Humankind Quotes

Quotes tagged as "humankind" Showing 1-30 of 257
Jess C. Scott
“Friends are the family you choose (~ Nin/Ithilnin, Elven rogue).”
Jess C Scott, The Other Side of Life

T.S. Eliot
“Humankind cannot bear very much reality.”
T. S. Eliot, Four Quartets

Seán O'Casey
“All the world's a stage and most of us are desperately unrehearsed.”
Seán O'Casey

William Shakespeare
“What a piece of work is a man! How noble in
reason, how infinite in faculty! In form and moving
how express and admirable! In action how like an Angel!
in apprehension how like a god! The beauty of the
world! The paragon of animals! And yet to me, what is
this quintessence of dust? Man delights not me; no,
nor Woman neither; though by your smiling you seem
to say so..

Act II scene ii”
William Shakespeare, Hamlet

Akira Kurosawa
“People today have forgotten they're really just a part of nature. Yet, they destroy the nature on which our lives depend. They always think they can make something better. Especially scientists. They may be smart, but most don't understand the heart of nature. They only invent things that, in the end, make people unhappy. Yet they're so proud of their inventions. What's worse, most people are, too. They view them as if they were miracles. They worship them. They don't know it, but they're losing nature. They don't see that they're going to perish. The most important things for human beings are clean air and clean water.”
Akira Kurosawa, Yume

Slavoj Žižek
“The fact that a cloud from a minor volcanic eruption in Iceland—a small disturbance in the complex mechanism of life on the Earth—can bring to a standstill the aerial traffic over an entire continent is a reminder of how, with all its power to transform nature, humankind remains just another species on the planet Earth.”
Slavoj Žižek

Mahatma Gandhi
“The greatness of a nation and its moral progress can be judged by the way its animals are treated. I hold that the more helpless a creature the more entitled it is to protection by man from the cruelty of humankind.”
Mahatma Ghandi

“To really change the world, we have to help people change the way they see things. Global betterment is a mental process, not one that requires huge sums of money or a high level of authority. Change has to be psychological. So if you want to see real change, stay persistent in educating humanity on how similar we all are than different. Don't only strive to be the change you want to see in the world, but also help all those around you see the world through commonalities of the heart so that they would want to change with you. This is how humanity will evolve to become better. This is how you can change the world. The language of the heart is mankind's main common language.”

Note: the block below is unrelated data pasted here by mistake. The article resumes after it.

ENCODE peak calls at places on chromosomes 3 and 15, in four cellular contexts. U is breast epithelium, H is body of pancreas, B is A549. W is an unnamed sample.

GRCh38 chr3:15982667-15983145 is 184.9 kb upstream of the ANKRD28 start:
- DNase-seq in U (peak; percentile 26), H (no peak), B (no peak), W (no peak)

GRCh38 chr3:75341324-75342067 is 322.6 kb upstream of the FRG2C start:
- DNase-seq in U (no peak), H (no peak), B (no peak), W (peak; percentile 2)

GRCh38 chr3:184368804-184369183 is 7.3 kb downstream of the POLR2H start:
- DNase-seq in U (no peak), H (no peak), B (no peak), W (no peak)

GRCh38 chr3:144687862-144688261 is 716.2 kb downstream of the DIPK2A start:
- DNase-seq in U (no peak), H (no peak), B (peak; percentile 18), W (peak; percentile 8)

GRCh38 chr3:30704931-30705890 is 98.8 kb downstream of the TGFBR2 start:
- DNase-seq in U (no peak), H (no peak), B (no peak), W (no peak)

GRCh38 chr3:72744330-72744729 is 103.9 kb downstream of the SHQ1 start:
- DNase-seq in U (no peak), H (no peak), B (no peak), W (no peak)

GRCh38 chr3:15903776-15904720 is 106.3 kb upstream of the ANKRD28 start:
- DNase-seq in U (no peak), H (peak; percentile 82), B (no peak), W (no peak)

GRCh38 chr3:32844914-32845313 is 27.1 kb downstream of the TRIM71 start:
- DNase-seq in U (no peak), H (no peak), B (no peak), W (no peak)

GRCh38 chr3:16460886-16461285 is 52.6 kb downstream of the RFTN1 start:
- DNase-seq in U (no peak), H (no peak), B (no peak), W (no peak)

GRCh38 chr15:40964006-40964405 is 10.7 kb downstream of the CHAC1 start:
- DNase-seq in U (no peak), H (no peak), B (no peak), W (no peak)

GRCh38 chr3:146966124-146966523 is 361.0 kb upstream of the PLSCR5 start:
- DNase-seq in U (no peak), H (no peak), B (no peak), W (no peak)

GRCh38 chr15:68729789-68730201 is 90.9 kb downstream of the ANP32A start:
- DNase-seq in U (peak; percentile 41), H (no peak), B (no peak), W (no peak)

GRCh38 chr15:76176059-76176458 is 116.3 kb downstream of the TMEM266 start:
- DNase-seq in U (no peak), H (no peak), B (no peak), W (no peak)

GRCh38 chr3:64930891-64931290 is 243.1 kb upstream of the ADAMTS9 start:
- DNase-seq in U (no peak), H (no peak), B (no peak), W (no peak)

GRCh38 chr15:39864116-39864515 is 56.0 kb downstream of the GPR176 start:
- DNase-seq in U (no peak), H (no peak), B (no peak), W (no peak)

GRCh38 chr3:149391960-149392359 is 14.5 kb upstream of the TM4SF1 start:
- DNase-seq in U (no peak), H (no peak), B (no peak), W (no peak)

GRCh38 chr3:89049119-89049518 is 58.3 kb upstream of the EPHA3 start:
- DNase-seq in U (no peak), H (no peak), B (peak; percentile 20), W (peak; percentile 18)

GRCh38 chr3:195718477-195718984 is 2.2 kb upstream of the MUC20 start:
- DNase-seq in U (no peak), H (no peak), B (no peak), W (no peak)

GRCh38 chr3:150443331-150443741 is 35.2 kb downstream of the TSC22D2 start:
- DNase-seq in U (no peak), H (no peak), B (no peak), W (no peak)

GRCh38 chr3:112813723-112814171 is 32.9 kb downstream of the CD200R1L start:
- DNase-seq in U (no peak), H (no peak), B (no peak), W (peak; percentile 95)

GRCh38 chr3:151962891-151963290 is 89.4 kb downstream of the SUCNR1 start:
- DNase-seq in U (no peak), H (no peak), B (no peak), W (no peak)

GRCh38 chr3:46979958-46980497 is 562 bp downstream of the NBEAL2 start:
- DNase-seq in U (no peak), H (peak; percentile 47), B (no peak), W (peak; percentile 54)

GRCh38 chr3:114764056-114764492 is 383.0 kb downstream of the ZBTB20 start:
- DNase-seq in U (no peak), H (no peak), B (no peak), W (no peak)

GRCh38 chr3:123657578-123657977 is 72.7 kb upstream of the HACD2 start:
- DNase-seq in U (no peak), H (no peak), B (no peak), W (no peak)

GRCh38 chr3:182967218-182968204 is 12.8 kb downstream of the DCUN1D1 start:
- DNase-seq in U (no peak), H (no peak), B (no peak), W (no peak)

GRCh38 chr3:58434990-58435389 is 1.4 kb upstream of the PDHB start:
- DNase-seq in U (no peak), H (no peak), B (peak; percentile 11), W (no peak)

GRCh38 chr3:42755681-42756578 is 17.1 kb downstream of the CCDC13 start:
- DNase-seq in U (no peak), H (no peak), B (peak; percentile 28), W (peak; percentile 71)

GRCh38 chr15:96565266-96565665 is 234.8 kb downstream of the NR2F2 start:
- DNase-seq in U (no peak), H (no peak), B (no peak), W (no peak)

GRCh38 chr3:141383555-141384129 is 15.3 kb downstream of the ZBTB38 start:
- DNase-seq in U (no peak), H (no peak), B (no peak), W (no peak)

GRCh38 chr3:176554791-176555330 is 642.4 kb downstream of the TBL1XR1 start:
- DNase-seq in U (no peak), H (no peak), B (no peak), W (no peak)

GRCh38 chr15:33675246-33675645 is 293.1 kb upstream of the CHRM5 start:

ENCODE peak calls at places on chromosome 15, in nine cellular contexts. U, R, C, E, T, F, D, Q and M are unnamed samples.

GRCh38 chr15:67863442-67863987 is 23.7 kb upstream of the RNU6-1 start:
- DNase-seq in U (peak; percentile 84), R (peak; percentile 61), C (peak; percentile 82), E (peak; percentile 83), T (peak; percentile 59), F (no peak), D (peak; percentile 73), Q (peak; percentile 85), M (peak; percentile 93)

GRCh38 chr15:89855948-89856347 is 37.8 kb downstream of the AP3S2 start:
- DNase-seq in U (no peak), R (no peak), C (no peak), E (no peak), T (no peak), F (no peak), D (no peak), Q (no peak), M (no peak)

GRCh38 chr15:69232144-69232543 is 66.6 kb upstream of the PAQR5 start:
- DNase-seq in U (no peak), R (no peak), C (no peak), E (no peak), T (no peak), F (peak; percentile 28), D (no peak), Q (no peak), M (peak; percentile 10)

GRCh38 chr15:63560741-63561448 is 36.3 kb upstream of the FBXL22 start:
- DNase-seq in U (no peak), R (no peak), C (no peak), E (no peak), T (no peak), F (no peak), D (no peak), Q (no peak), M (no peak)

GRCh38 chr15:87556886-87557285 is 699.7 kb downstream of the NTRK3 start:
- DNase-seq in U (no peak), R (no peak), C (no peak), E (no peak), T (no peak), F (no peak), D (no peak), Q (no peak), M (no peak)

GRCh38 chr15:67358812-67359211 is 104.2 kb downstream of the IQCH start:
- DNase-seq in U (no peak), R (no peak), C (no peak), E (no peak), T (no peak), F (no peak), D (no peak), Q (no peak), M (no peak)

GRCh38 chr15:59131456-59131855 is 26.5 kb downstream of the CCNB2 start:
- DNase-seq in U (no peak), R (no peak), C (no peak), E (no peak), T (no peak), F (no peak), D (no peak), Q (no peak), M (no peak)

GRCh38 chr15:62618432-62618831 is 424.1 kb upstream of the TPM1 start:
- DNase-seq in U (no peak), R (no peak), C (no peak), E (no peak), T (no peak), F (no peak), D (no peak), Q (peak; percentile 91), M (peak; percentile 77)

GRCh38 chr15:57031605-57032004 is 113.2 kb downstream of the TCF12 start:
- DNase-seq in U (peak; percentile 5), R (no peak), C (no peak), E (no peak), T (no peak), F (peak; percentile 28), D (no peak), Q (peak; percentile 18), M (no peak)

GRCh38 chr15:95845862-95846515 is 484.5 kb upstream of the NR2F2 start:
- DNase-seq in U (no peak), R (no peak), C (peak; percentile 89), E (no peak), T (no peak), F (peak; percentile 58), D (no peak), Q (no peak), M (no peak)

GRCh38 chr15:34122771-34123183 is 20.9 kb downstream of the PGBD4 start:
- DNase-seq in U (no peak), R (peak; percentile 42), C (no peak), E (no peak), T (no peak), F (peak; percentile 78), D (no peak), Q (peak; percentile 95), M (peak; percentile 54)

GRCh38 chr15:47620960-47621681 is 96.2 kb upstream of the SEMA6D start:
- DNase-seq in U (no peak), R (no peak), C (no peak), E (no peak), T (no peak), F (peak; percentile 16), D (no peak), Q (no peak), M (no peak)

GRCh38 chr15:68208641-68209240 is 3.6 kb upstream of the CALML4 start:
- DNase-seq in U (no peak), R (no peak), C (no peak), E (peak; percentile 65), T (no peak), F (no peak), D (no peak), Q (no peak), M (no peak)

Suzy Kassem, Rise Up and Salute the Sun: The Writings of Suzy Kassem

Jess C. Scott
“Nin knew how much humans loved money, riches, and material things—though he never really could understand why. The more technologically advanced the human species got, the more isolated they seemed to become, at the same time. It was alarming, how humans could spend entire lifetimes engaged in all kinds of activities, without getting any closer to knowing who they really were, inside.”
Jess C Scott, The Other Side of Life

George Bernard Shaw
“Confusing monogamy with morality has done more to destroy the conscience of the human race than any other error.”
George Bernard Shaw

William Shakespeare
“What is a man, if his chief good and market of his time be but to sleep and feed? a beast, no more. Sure he that made us with such large discourse, looking before and after, gave us not that capability and god-like reason to fust in us unused.”
William Shakespeare, Hamlet

Neal Shusterman
“How ironic, then, and how poetic, that humankind may have created the Creator out of want for one. Man creates God, who then creates man. Is that not the perfect circle of life? But then, if that turns out to be the case, who is created in whose image?”
Neal Shusterman, Thunderhead

Carl Sagan
“It has been said that astronomy is a humbling and character-building experience. There is perhaps no better demonstration of the folly of human conceits than this distant image of our tiny world. To me, it underscores our responsibility to deal more kindly with one another and to preserve and cherish the pale blue dot, the only home we've ever known.”
Carl Sagan, Pale Blue Dot: A Vision of the Human Future in Space

Jess C. Scott
“Anya looked upon Nin admirably. Having him as a partner-in-crime—if only on this one occasion, which she hoped would only be the start of something more—was more revitalizing than the cheap thrills of a cookie-cutter shallow, superficial romance, where the top priority was how beautiful a person was on the outside.”
Jess C Scott, The Other Side of Life

Brian L. Weiss